HUNTINGTON BEACH, Calif. (Rocket Lab PR) — Rocket Lab, a US orbital launch provider for the small satellite industry, has confirmed it will launch two Electron rockets just weeks apart in late 2018.
Rocket Lab’s It’s Business Time mission will launch in November, with the ELaNa XIX mission for NASA to follow soon after in December. Both missions will launch from Rocket Lab’s private orbital launch pad in New Zealand, Launch Complex-1.
The world’s launch providers were extremely busy in the first half of 2018, with China and the United States battling for the lead.
There with 55 orbital launches through the end of June, which amounted to a launch every 3.29 days or 79 hours. The total is more than half the 90 launches attempted in 2017. With approximately 42 missions scheduled for the last six months of the year, the total could reach 97. (more…)
HUNTINGTON BEACH, California, 11 June 2018 (Rocket Lab PR) — Rocket Lab, a US orbital launch provider for the small satellite industry, has today announced a partnership with satellite rideshare and mission management provider, Spaceflight, for three orbital launches across 2018/19.
At least 10 launches are planned worldwide this month. The launches include crew and cargo missions to the International Space Station and the first commercial flight of Rocket Lab’s Electron booster. Orbital ATK’s Pegasus XL will launch NASA’s Ionospheric Connection Explorer (ICON) from the Marshall Islands on June 14.
China got June off to a successful start on Saturday with the launch of the Gaofen-6 remote sensing satellite aboard a Long March 2D rocket from the Jiuquan Satellite Launch Center.
SpaceX is up next, with an early morning launch on Monday morning. A Falcon 9 is set to launch the SES 12 communications satellite from Cape Canaveral in Florida. The four-hour launch window opens at 12:29 a.m. EDT (0429 GMT). The company has no plans to recover the previously used first stage.
The current launch schedule is below. View updates here.
Launch Vehicle: Long March 2D Payload: Gaofen 6 remote sensing satellite Launch Site: Jiuquan Satellite Launch Center, China Outcome: Success
Launch Vehicle: Falcon 9 Payload: SES 12 communications satellite Launch Window: 12:29-1:27 a.m. EDT (0429-0527 GMT) Launch Site: Cape Canaveral Air Force Station, Florida Webcast: www.spacex.com
There are a dozen orbital launches planned around the world through the end of June.
China will lead off on Sunday as it launches its Chang’e-4 lunar relay satellite from Xichang. A lunar lander and rover targeted for the far side of the moon is scheduled for launch at the end of the year.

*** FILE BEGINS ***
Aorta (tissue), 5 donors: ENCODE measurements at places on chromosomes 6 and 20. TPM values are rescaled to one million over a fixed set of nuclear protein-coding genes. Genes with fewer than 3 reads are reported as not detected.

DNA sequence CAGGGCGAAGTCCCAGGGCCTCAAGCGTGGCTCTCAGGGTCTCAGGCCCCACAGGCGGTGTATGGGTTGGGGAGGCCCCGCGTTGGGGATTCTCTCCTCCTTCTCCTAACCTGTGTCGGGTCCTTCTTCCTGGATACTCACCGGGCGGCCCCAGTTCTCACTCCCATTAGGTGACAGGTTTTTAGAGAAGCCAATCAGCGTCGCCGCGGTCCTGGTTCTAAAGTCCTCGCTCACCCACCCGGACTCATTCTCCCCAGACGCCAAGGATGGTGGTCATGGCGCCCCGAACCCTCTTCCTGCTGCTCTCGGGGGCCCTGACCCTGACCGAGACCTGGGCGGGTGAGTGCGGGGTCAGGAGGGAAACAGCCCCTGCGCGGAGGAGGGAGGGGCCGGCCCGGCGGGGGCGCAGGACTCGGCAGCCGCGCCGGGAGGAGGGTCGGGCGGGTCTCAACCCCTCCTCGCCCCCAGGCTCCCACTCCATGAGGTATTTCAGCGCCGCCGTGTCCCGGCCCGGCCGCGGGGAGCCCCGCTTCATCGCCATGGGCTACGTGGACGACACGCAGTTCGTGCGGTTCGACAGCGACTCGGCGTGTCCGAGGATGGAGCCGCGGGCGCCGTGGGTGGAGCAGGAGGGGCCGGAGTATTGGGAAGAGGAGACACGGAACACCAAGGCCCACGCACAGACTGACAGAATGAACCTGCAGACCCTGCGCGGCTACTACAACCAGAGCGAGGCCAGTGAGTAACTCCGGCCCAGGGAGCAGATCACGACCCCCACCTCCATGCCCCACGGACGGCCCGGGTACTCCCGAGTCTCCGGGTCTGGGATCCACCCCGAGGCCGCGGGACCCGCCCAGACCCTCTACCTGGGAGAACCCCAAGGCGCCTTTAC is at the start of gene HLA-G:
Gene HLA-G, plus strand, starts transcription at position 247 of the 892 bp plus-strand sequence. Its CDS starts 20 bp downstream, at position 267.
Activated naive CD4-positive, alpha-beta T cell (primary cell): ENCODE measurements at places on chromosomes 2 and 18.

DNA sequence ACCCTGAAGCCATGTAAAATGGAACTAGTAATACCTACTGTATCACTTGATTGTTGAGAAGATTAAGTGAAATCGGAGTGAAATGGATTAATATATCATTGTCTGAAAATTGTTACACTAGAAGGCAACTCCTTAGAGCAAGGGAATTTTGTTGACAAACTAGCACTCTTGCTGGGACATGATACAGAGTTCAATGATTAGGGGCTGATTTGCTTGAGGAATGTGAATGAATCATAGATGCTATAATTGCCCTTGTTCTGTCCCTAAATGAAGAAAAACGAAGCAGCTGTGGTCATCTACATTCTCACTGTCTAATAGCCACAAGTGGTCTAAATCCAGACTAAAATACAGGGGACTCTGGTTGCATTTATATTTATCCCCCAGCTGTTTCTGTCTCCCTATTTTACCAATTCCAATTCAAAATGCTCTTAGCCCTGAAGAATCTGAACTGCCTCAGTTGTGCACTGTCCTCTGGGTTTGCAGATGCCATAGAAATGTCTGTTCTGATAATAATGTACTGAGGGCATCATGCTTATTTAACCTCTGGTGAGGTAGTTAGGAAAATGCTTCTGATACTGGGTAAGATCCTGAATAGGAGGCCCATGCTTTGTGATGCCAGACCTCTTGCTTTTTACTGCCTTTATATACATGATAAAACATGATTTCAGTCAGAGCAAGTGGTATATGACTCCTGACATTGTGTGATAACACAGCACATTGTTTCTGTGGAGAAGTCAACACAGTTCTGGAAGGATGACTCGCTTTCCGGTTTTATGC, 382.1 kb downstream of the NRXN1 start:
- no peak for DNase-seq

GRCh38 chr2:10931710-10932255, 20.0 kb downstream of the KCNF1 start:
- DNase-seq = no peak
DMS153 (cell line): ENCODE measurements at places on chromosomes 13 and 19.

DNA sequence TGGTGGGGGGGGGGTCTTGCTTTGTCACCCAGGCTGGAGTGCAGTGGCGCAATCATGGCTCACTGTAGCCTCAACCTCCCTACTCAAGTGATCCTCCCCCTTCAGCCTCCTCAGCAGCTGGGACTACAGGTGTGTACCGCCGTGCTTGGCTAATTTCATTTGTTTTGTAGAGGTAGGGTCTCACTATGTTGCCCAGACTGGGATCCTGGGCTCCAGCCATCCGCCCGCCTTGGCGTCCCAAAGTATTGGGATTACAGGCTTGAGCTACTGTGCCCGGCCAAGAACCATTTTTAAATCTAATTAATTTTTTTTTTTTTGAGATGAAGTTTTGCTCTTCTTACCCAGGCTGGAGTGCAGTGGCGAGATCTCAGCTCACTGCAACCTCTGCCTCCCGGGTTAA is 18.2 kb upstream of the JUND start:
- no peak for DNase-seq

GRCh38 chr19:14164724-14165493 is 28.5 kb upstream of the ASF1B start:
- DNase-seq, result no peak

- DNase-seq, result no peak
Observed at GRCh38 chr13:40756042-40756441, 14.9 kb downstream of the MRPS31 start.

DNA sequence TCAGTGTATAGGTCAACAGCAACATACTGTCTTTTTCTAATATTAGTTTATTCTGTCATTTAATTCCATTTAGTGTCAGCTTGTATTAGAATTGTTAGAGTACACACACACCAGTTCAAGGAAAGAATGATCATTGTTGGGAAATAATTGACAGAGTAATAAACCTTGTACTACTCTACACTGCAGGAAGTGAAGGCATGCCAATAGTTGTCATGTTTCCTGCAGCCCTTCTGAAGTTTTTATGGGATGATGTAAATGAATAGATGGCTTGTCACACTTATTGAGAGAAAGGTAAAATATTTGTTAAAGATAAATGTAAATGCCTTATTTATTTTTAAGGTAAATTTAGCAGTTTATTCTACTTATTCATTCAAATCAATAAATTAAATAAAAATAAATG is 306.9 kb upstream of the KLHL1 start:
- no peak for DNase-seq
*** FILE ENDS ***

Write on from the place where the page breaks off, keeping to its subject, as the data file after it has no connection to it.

Orbital ATK will follow with the launch of a Cygnus resupply ship bound for the International Space Station (ISS) on Monday from Wallops Island. On Tuesday, SpaceX is scheduled to launch 5 Iridium Next satellites and a pair of scientific spacecraft for NASA.
Other notable missions scheduled through June include a Soyuz crew mission and a SpaceX Dragon resupply flight. Rocket Lab is probably going to launch the first commercial flight of its Electron booster from New Zealand. However, the company has not published a launch window for the flight.
The current global schedule is below. Be sure to check Space Flight Now’s launch schedule for updates.
The world’s launch providers have been extremely busy in the first quarter of 2018, with 31 orbital launches thus far. This is more than one third of the 90 launches conducted last year.
China leads the pack with 10 successful launches. The United States is close behind with a total of nine launches with one failure. The tenth American launch is scheduled for Monday afternoon from Florida.
SpaceX had a banner year in 2017, launching a record 18 times and helping to propel the United States to the top of the global launch table with a perfect 29-0 record. The U.S. total made up 32.2 percent of 90 orbital launches worldwide, which was an increase over the 85 flights conducted in 2016.
The 29 American launches were a leap of seven over the 22 flights conducted the previous year. This is the highest number of American orbital launches since the 31 flights undertaken in 1999. However, that year the nation’s launch providers suffered four failures whereas they were perfect in 2017.
We’ve got a busy launch week coming up with a new three-man crew headed for the International Space Station (ISS), SpaceX launching a Dragon resupply mission to the station, and Rocket Lab attempting the second flight test of its Electron small-satellite launcher. Europe and China are also launching satellites this week.
Launch Vehicle: Long March 3B Payload: Alcomsat 1 communications satellite (Algeria) Launch Time: Approx. 1635 GMT (11:35 a.m. EST) Launch Site: Xichang, China
Launch Vehicle: Electron Payloads: 3 Planet and Spire CubeSats Launch Window: 0130-0530 GMT on 11th (8:30 p.m.-12:30 a.m. EST on 10/11th) Launch Site: Mahia Peninsula, New Zealand Webcast:http://www.rocketlabusa.com